A distinct advantage of working with the public as a biology instructor is having an unending pile of "What is it?" items deposited at my doorstep. Animals, vegetables, minerals, and even corpses (non-human) in varied states of decay, inevitably find their way to my mailbox or are hand-delivered by curious friends and strangers. Whatever the parcel's contents or the method of delivery, the enthusiastic courier is always certain to exclaim, "You won't believe what I just found!"
In particular, and in what has become a rite-of-summer, I am presented annually with a covered container and the solemn warning,: "Careful, it really jumps." From within the container a peculiar rattle is heard; "it" is knocking randomly against the walls and ceilings of the makeshift cage. The distinctive snaps and clicks have become familiar to me by now, and with confidence I release one of our most remarkable native insects - the big-eyed click beetle.
Although common, click beetles are not often chanced upon. Most frequently they are discovered on a lighted porch in the evening, or soar through an open window as uninvited house guests. Harmless, they nonetheless create a stir with their unexpected and sometimes ominous appearance. Click beetles are equipped with two menacing "false eyespots" on the thorax, and many are more than 1-1/2 inches in length. Understandably, people are discouraged from rushing to pick them up.
Click beetles also process a secret weapon which is guaranteed to startle both naturalists and predators alike. When threatened, a beetle's first line of defense is to release its grip from what it is climbing on, drop to the ground, and lie motionless and upside down until the danger passes. (This is typical of most beetles, and gardeners are well aware of this strategy if they have ever done battle with the Colorado potato beetle.)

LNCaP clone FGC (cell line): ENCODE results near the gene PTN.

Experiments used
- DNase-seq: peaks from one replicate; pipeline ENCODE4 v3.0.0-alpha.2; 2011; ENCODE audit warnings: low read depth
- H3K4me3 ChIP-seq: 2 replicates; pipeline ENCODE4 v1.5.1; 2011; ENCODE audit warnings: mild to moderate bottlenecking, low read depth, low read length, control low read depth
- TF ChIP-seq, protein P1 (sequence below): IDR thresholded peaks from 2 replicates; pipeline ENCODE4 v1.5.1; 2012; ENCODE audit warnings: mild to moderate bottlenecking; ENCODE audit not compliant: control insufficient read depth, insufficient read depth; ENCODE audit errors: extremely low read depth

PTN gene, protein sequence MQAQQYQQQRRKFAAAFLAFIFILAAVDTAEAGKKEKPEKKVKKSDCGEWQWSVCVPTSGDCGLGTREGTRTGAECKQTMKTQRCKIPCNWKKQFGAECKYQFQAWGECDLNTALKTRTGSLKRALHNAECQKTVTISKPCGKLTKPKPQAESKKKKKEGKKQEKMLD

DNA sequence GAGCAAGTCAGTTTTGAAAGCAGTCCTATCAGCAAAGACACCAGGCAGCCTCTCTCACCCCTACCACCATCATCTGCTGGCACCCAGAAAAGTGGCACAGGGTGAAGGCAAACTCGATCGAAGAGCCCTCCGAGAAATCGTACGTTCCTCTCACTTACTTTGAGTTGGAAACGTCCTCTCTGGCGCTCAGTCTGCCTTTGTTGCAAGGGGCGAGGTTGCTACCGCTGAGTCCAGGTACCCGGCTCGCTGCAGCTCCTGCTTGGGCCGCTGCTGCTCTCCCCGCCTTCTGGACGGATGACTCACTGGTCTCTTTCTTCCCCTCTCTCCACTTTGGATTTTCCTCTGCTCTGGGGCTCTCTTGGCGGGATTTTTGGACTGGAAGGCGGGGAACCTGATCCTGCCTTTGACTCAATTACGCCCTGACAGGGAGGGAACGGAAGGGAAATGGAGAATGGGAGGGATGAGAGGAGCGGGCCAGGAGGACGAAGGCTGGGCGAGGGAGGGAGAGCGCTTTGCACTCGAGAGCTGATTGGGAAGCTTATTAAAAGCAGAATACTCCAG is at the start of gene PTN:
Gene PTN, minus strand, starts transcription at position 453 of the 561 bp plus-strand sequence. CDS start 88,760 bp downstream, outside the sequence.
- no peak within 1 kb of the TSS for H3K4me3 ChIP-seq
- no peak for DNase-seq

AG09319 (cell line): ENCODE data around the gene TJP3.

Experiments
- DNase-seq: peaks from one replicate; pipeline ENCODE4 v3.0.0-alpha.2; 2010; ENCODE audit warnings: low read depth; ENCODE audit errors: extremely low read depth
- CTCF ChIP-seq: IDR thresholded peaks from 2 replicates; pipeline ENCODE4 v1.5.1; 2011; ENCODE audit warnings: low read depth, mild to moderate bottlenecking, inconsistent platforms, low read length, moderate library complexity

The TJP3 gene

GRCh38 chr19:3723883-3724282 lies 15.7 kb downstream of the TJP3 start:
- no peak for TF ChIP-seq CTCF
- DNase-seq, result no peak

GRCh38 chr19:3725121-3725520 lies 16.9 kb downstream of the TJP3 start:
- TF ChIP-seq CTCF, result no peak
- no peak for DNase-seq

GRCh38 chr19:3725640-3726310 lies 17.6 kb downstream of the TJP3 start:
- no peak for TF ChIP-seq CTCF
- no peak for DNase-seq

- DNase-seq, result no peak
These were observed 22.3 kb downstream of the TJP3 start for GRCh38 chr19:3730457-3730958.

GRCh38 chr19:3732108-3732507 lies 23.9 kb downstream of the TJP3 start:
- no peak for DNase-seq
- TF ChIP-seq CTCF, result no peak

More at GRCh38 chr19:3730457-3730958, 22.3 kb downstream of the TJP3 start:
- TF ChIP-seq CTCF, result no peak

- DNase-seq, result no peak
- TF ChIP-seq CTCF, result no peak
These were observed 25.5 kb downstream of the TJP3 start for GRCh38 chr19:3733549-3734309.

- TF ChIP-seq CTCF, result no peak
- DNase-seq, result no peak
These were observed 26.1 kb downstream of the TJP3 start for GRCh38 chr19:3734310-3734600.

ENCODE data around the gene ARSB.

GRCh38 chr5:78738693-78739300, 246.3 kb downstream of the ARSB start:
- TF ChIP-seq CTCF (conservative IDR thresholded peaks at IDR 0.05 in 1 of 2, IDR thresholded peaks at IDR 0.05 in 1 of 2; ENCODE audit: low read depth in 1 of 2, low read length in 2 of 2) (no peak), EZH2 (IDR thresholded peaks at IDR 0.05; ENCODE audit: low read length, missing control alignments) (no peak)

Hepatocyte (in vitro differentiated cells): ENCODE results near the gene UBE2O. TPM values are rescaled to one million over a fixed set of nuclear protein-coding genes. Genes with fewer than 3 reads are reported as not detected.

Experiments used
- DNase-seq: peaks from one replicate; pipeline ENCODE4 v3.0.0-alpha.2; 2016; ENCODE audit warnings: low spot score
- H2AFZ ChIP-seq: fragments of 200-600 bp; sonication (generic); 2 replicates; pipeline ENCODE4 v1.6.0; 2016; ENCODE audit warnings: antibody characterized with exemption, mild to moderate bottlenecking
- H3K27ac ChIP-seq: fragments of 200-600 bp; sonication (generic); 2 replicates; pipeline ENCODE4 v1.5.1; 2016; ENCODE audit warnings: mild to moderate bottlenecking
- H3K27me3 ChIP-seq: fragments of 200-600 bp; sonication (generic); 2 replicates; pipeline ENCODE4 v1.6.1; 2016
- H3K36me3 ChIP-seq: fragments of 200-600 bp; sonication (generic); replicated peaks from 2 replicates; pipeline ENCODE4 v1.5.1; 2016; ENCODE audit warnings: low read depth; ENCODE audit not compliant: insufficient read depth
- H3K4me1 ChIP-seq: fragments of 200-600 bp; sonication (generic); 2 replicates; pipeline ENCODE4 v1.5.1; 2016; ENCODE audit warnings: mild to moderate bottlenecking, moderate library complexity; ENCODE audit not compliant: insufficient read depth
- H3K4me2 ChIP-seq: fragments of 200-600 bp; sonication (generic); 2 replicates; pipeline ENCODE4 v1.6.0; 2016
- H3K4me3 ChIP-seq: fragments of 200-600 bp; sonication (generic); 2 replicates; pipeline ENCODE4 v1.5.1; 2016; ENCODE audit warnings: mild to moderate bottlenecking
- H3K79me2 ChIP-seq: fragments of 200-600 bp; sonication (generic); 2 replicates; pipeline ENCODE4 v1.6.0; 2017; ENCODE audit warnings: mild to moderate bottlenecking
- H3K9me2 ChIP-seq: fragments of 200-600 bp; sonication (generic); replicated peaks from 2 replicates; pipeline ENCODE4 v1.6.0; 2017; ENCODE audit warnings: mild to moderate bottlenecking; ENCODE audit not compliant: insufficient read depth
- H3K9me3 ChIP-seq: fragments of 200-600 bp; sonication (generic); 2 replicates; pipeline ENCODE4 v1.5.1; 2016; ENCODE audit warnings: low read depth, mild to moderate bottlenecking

However, instead of playing dead as its cousins do, the click beetle arches its body and launches itself repeatedly into the air with an audible "click." Often it jumps as high as six inches. When it feels secure, the beetle scurries off to safety. Predators may well be intimidated by this frantic behavior, although as you might suspect, cats find it rather entertaining.
Click beetles are primarily vegetarians, feeding
on roots and tubers. Some of the
Tropical relatives of the big-eyed click beetle are called fire beetles and have bioluminescent eye-spots. One, Pyrophorus luminosa, produces "cold light" that is green and red, and is as bright as that of the more familiar fireflies. Its larvae, called glow-worms, also produce light.
There are many other less spectacular types of click beetles - about 8,000 species worldwide. Most of those in our region are smaller ands less striking that the big-eyed, but all have the distinctive clicking mechanism. Search for them on summer evenings - they are often found with other insects that collect around your porch light!
Big eyed click beetles and "wireworm" larvae. By forcing the thoracic spine on its underside into a resistant socket in the abdomen, a sudden snap results. This miniature shock wave passes through the body to the wing covers and the resultant force launches the beetle into the air.
In their Lilliputian world, the oversized eye-spots suggest a creature larger and more menacing than the harmless click beetle. Perhaps to a hungry predator, the jumping beetle looks serpent-like and dangerous as it snaps and rears up when threatened.